Johns Hopkins does not have a reputation as a party school. There is no Girls Gone Wild video about the women of Johns Hopkins. When I was a student there, ca. 1980s, it enjoyed a perversely self-congratulatory reputation as a tense and joyless place, where "throat" (as in cutthroat) was part of the undergraduate vernacular and you could find pallid figures slumped over their textbooks at all hours in the timeless subterranean depths of the library's D-level. Against this bleak background, we goof-offs and fun-seekers found one another as easily as atheists making eye contact while everyone else's heads are bowed. When one of those friends and I turned up at our 10-year reunion, our former class president tried to throw us out, instantly sizing us up as party crashers.
I'm advised that occasions and venues for officially sanctioned fun are more numerous on the Homewood campus now than when I attended, but in those days, you pretty much had to make your own. A friend and I once constructed a robot servant out of junk in a friend's apartment, as a surprise; another friend and I dressed up as a costumed superhero and villain and did battle with sparklers at Spring Fair; one night several of us sat in chairs and took a pretend road trip to New York City, in real time. The last session of one writing workshop ended several hours late with the detonation of fireworks in a pie in Wyman Dell; as they lit up the night sky, the perpetrators fled to the four corners, not to see one another again until the next semester.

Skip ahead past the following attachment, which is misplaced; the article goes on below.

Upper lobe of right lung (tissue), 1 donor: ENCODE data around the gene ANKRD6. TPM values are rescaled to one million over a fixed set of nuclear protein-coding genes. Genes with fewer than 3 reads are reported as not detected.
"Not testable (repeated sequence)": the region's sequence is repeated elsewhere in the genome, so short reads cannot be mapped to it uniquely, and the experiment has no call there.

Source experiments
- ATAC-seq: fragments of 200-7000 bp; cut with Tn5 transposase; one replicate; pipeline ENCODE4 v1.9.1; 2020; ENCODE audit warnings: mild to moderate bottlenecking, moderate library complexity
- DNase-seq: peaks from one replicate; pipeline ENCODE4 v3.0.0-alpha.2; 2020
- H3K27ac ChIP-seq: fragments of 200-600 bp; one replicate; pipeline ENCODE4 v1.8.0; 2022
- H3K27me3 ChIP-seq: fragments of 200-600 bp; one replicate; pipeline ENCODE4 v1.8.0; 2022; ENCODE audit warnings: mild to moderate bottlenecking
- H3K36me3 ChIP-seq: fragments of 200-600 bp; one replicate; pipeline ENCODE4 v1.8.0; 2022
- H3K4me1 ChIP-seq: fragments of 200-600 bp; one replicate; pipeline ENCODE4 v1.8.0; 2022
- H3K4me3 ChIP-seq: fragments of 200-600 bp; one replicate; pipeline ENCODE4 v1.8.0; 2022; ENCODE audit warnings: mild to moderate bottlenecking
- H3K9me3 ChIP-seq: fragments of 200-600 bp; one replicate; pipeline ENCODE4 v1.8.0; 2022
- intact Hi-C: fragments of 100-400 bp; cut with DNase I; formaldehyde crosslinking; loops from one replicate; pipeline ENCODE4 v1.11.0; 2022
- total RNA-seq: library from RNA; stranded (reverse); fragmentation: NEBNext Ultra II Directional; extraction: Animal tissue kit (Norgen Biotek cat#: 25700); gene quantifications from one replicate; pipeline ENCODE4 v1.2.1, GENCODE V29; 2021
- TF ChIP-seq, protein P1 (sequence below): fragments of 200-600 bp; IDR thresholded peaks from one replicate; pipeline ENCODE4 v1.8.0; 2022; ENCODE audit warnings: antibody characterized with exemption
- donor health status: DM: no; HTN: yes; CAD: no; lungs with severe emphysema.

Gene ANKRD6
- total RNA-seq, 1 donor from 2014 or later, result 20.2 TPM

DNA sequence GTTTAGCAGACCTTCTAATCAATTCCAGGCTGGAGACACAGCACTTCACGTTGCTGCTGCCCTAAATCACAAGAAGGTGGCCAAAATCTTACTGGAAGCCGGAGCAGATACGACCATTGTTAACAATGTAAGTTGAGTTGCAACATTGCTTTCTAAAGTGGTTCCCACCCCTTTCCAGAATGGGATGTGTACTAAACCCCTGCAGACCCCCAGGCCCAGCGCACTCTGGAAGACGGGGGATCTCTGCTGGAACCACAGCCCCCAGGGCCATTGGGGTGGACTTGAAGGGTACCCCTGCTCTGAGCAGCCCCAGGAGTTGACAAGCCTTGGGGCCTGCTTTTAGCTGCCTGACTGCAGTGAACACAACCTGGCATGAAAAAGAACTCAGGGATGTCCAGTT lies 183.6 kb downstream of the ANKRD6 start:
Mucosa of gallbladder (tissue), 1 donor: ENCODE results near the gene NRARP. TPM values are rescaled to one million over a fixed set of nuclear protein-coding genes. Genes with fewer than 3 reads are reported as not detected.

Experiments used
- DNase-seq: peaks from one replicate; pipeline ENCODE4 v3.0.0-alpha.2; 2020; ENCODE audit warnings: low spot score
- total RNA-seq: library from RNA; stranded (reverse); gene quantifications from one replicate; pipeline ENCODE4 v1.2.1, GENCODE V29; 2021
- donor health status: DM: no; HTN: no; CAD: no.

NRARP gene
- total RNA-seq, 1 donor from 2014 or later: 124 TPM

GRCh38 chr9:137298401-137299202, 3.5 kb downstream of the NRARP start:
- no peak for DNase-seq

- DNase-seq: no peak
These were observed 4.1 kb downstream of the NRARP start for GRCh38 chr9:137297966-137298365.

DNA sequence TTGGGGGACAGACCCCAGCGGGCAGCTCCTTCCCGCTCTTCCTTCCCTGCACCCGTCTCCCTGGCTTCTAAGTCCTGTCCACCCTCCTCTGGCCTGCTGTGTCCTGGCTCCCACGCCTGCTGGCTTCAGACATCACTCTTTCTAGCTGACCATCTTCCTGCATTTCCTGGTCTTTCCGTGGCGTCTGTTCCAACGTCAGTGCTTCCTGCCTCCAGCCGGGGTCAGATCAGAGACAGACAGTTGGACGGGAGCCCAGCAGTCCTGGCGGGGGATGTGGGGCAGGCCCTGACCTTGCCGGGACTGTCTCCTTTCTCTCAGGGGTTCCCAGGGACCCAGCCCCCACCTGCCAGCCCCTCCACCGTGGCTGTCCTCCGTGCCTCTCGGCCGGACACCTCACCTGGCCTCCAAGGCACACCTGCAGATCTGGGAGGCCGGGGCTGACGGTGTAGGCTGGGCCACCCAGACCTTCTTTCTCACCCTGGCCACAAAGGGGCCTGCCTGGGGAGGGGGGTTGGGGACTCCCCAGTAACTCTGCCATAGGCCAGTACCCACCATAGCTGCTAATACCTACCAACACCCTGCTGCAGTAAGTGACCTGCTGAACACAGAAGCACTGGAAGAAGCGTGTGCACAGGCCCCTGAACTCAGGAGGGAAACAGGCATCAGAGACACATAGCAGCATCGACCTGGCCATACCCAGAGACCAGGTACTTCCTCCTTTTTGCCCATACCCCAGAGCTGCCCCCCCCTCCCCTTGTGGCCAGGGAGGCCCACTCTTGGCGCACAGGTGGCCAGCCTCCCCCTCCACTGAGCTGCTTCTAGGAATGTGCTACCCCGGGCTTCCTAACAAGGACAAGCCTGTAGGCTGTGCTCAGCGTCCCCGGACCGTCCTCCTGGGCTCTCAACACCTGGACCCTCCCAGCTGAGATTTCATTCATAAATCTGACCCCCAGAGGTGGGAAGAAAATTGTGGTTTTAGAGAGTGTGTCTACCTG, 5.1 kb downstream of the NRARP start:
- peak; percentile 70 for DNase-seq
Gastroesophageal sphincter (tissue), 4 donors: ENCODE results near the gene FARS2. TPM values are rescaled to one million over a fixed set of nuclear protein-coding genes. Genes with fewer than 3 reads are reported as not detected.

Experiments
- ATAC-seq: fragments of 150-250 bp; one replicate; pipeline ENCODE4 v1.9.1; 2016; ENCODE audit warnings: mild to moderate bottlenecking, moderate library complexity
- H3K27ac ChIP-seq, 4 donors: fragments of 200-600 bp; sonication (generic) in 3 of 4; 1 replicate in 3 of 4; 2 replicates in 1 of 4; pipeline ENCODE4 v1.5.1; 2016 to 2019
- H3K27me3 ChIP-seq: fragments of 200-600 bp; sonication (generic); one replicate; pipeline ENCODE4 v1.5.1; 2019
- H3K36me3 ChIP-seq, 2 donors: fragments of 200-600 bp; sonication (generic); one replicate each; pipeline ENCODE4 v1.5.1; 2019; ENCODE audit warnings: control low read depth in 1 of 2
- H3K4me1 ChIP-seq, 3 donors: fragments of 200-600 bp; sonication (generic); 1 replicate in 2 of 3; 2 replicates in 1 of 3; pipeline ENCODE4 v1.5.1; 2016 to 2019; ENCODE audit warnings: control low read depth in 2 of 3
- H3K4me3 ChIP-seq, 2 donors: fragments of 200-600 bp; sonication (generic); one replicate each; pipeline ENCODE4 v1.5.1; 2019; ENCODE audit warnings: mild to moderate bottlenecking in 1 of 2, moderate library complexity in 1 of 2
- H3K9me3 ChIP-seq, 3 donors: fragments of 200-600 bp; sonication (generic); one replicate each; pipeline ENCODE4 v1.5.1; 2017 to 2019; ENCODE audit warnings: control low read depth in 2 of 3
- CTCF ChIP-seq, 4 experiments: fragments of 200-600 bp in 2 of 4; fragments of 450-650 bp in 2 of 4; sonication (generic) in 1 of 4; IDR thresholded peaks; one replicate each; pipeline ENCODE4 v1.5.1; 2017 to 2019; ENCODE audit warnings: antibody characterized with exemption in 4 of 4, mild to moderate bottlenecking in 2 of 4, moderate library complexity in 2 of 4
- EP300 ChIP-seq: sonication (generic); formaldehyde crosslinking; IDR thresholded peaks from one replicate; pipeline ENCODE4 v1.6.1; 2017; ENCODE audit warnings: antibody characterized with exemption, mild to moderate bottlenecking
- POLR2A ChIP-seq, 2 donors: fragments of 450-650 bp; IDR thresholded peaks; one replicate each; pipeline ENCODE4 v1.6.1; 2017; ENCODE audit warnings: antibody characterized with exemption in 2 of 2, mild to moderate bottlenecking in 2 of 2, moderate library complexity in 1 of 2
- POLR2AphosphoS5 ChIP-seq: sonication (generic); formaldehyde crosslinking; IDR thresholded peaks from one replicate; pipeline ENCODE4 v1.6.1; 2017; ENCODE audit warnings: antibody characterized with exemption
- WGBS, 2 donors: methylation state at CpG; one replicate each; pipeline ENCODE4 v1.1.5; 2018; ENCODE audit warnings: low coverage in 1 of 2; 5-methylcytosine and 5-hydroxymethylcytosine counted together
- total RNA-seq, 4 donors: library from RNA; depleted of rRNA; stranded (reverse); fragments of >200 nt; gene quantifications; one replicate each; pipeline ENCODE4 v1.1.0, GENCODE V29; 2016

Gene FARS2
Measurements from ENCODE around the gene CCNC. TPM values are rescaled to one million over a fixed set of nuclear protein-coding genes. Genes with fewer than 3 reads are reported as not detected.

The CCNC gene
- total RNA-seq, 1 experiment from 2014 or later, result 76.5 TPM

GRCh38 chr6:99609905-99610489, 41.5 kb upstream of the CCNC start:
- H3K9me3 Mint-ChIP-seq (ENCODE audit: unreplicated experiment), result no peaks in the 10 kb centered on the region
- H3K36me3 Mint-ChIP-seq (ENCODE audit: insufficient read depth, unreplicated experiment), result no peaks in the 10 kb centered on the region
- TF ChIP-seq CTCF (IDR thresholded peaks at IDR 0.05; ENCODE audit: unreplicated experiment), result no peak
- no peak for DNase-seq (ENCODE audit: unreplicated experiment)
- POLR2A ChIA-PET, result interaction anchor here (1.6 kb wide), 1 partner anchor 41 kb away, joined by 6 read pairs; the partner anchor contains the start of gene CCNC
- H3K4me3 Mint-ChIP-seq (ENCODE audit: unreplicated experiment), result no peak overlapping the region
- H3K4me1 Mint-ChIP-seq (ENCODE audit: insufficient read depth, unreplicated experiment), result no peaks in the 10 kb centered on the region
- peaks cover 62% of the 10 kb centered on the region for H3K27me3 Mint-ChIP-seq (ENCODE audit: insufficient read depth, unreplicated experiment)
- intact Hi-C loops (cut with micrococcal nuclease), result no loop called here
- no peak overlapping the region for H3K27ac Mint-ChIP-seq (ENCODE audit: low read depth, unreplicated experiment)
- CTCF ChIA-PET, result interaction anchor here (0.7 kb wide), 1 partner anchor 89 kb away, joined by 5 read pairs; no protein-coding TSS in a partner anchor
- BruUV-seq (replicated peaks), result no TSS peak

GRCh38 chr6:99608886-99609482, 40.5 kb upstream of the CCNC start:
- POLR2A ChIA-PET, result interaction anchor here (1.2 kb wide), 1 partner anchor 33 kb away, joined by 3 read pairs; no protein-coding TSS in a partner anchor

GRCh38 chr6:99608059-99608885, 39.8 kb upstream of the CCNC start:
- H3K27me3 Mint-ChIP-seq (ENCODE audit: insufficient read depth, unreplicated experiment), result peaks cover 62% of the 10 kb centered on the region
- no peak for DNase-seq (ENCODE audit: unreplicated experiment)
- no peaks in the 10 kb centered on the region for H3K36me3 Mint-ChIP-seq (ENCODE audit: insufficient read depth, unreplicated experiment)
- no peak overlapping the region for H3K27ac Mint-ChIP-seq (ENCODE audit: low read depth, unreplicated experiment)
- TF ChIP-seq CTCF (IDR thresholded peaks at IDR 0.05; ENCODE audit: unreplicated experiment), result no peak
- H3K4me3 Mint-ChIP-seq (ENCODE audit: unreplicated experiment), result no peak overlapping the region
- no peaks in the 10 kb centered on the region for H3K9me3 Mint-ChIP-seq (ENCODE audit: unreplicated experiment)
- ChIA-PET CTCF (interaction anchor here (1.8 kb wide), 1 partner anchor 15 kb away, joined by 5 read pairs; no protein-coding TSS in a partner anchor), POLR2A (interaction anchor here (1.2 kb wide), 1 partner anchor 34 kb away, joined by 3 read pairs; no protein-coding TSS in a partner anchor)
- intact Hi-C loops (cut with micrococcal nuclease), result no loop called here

Oh, the libelous things I could write! The staid and respectable people I know who behaved very disreputably indeed! I once watched a future leading spokesperson for transgender issues persuade a future leading spokesperson for Asian-American issues to eat Meow Mix. I saw a future Fox commentator seized by paranoia while on LSD at a Grateful Dead concert who, "sensing an element of coercion," slipped free of his friends (captors!) and made good his escape into the crowd, not to reappear until the next morning when he turned up at our hotel room door looking sheepish. I saw the second-best minds of my generation deranged by boredom, munching out giggling pantsless/Staggering through the Hampden streets at dawn looking for a meatball sub.
A lot of the fun was, of necessity, illicit. There was a lot of what wet blankets might call alcohol and drug abuse, and although there wasn't much sex, there was rampant nudity. (It was sort of a phase we went through. There was naked boxing, naked do-si-doing, a naked a cappella version of "White Rabbit" in a reverberant tiled bathroom.) There was also a lot of what you might call—again, if you wanted to be a stick-in-the-mud about it—criminal trespass. I remember sliding down the multistory corkscrew fire escape slide in The Charles, whirling through the dark for what seemed like a lifetime, only to emerge, reborn with a bang, through a pair of metal doors into PJ's Pub in the basement; sneaking into the network of underground steam tunnels beneath the campus and running through those Nostromo-*like corridors until I gashed open my scalp on a protruding pipe; slipping through an open window into Gilman Hall at night to switch off the clock tower. I remember standing out on the quad the day after that last one, a senior a few days away from graduation, looking up at it with hungover satisfaction, having arrested, if only briefly, the humorless, businesslike rush of time.